Timeshare Telemarketing Scam Bilked $25M From Consumers

Three Florida men pleaded guilty recently to assisting in an elaborate telemarketing operation that defrauded $25 million from timeshare owners in the U.S. and Canada. 

The U.S. Attorney’s Office for the Northern District of Texas announced that the three men reached a deal with prosecutors to settle charges that they committed mail fraud, wire fraud, and telemarketing fraud in their roles in the scheme.

According to the DOJ, from 2009 until October 2010, the operation made unsolicited phone calls to owners of resort timeshare properties in the U.S. and Canada to persuade them into paying fees associated with the bogus sale of their property.

The indictment claims that the defendants, who claimed to be from companies that were global leaders in connecting timeshare buyers, sellers, and renters, misrepresented the existence of a buyer for the timeshare and solicited money from owners to facilitate the sale.

As part of the scheme, the defendants solicited timeshare owners to enter into agreements to sell their timeshares and pay for alleged closing costs with their credit cards, personal checks, bank checks, or through electronic check conversion.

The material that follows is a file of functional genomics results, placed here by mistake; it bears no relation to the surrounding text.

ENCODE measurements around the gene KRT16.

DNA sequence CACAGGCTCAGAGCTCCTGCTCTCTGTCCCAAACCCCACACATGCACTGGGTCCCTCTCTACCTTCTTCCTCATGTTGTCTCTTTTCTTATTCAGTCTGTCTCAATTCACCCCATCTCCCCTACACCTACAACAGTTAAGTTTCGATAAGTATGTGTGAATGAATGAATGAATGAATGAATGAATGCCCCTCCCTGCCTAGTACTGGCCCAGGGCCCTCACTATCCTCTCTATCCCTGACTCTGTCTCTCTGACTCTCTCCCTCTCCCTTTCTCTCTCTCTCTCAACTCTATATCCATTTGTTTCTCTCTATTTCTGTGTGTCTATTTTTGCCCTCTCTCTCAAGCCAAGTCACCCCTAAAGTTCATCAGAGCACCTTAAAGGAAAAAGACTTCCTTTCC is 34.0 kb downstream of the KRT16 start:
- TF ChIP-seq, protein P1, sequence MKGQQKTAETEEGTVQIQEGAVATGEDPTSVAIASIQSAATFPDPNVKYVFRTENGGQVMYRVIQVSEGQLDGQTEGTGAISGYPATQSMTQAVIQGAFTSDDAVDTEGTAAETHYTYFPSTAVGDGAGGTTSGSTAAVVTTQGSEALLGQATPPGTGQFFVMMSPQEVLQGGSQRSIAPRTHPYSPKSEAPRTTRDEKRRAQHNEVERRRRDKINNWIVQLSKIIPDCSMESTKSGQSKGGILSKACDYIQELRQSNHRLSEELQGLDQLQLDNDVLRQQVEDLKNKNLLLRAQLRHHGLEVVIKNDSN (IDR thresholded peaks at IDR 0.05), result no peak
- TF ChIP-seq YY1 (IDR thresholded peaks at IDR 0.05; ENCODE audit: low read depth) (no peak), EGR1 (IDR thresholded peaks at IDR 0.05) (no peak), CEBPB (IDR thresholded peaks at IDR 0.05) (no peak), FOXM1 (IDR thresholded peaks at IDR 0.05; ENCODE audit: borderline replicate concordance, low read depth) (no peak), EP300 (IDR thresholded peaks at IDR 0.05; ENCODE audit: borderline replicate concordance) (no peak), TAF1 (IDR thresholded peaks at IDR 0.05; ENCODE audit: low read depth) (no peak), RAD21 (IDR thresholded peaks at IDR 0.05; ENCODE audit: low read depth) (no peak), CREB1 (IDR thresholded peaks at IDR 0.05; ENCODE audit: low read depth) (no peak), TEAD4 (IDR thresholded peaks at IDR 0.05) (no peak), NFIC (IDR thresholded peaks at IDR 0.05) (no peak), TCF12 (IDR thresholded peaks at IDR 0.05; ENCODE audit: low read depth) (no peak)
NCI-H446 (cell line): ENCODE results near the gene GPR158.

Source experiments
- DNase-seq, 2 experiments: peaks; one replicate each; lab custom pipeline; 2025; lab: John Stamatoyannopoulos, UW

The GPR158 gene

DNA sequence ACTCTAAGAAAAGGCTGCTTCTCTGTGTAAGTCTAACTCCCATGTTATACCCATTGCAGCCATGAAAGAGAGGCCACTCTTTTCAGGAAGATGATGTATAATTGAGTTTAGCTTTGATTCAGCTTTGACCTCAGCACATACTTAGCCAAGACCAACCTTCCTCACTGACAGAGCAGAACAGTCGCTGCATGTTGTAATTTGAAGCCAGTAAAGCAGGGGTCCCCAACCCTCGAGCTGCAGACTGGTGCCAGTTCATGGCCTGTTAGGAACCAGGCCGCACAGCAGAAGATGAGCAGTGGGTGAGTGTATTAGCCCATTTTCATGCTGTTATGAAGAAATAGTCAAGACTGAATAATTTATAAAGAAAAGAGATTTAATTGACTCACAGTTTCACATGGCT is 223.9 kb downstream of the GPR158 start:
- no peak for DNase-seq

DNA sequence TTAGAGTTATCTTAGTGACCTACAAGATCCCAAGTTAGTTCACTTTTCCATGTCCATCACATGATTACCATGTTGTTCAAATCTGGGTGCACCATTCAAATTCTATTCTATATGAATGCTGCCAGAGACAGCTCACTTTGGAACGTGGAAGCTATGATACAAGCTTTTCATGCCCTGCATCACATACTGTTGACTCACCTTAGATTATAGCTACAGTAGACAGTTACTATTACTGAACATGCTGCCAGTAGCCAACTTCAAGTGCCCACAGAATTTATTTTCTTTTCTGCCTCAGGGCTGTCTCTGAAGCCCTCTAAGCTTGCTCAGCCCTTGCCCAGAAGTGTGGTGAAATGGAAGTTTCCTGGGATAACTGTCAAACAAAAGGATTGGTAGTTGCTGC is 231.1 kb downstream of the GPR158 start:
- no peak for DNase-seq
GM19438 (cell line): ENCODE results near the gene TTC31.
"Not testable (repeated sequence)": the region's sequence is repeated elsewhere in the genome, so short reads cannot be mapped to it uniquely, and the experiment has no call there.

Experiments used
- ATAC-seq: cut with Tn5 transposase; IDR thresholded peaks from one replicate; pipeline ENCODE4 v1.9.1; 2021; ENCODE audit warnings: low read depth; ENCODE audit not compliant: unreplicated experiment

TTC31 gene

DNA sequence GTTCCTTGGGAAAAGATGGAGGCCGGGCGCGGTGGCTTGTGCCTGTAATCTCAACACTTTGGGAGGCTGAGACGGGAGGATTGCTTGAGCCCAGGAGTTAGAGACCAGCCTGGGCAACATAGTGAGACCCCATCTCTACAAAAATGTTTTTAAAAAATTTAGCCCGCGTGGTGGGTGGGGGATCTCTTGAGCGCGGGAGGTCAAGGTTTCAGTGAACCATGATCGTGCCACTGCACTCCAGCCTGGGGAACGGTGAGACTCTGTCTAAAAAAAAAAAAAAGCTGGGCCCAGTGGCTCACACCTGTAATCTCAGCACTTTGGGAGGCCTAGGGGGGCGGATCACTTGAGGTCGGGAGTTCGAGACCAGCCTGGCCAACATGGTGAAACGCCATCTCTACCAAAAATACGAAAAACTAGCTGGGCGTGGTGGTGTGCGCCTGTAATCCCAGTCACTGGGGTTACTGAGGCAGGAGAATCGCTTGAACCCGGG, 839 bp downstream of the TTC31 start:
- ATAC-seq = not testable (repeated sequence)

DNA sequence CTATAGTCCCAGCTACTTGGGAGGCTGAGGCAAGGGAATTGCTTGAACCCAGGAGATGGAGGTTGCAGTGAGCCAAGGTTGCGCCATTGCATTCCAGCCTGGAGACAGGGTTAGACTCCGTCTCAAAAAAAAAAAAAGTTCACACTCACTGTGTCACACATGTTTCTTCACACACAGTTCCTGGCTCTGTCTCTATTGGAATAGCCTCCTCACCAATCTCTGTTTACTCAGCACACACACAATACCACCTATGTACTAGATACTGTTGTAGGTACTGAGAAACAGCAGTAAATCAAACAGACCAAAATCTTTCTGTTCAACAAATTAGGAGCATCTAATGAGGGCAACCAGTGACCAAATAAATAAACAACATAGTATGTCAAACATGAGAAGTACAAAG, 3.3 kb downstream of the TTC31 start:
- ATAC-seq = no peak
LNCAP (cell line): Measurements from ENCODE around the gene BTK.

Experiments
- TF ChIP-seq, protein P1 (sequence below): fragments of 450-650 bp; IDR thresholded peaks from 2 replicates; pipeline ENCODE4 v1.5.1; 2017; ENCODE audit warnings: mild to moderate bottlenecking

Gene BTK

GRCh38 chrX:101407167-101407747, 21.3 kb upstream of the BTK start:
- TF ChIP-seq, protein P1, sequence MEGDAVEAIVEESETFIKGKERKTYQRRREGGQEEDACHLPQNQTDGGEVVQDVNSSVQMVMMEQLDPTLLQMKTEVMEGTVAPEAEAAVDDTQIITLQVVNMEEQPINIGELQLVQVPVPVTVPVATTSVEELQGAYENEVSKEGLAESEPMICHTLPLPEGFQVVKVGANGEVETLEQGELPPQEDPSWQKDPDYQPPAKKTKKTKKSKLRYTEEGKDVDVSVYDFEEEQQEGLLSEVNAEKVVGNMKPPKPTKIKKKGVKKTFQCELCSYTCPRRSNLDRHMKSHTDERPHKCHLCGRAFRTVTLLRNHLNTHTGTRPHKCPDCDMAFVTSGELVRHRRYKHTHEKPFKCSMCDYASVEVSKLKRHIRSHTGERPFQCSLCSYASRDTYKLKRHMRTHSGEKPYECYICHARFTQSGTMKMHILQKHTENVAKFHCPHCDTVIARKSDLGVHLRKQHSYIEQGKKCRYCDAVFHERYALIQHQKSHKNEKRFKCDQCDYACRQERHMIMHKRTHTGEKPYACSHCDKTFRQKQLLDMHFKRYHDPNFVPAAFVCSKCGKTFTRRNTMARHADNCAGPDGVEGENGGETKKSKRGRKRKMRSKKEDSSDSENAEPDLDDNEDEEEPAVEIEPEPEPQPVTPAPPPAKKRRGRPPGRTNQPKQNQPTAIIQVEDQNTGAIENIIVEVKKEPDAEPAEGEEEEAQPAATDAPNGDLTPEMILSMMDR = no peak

To give the operation a legitimate presence, the defendants allegedly instituted a bogus telephone verification process to make “follow-up phone calls to the targeted timeshare owners to give them the false impression they were dealing with entities that would protect their money and property, and to trick them into making recorded statements that no sale had been promised by the telemarketers,” the DOJ states.

After obtaining payment from timeshare owners, the indictment claims, the operators of the scheme kept the money for their own use. They then made further false statements to victims, including advising the owners they were protected by telemarketing laws and could cancel their contract or request a refund at anytime.

The three defendants, Max Chilson, Victor Sanchez, and Gunner Dell, each pleaded guilty to one count of conspiracy to commit mail fraud, wire fraud, and telemarketing fraud.

The DOJ estimates that Chilson collected $7.06 million in the scheme, while Sanchez collected $12.7 million and Jenkins $5 million.

Five other defendants, who were arrested in March, face trial in August.

[via The Dallas Morning News]

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